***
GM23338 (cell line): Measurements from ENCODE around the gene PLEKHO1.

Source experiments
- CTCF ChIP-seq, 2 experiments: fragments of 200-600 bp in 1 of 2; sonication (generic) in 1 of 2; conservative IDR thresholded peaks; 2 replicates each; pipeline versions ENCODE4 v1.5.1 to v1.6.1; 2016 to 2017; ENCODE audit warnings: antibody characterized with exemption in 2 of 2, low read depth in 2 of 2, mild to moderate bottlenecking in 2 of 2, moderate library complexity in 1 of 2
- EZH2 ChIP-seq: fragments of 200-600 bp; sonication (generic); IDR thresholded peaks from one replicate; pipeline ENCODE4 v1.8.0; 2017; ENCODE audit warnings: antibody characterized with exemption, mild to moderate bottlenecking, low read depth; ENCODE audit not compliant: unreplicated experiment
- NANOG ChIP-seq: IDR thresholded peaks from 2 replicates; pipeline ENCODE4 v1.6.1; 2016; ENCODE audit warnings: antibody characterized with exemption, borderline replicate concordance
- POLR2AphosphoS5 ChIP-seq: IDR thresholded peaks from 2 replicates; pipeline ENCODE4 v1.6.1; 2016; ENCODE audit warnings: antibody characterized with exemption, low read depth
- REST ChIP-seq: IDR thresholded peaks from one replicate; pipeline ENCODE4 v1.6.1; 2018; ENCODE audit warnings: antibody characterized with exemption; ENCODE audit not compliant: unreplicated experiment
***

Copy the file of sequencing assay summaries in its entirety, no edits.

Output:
GM23338 (cell line): Measurements from ENCODE around the gene PLEKHO1.

Source experiments
- CTCF ChIP-seq, 2 experiments: fragments of 200-600 bp in 1 of 2; sonication (generic) in 1 of 2; conservative IDR thresholded peaks; 2 replicates each; pipeline versions ENCODE4 v1.5.1 to v1.6.1; 2016 to 2017; ENCODE audit warnings: antibody characterized with exemption in 2 of 2, low read depth in 2 of 2, mild to moderate bottlenecking in 2 of 2, moderate library complexity in 1 of 2
- EZH2 ChIP-seq: fragments of 200-600 bp; sonication (generic); IDR thresholded peaks from one replicate; pipeline ENCODE4 v1.8.0; 2017; ENCODE audit warnings: antibody characterized with exemption, mild to moderate bottlenecking, low read depth; ENCODE audit not compliant: unreplicated experiment
- NANOG ChIP-seq: IDR thresholded peaks from 2 replicates; pipeline ENCODE4 v1.6.1; 2016; ENCODE audit warnings: antibody characterized with exemption, borderline replicate concordance
- POLR2AphosphoS5 ChIP-seq: IDR thresholded peaks from 2 replicates; pipeline ENCODE4 v1.6.1; 2016; ENCODE audit warnings: antibody characterized with exemption, low read depth
- REST ChIP-seq: IDR thresholded peaks from one replicate; pipeline ENCODE4 v1.6.1; 2018; ENCODE audit warnings: antibody characterized with exemption; ENCODE audit not compliant: unreplicated experiment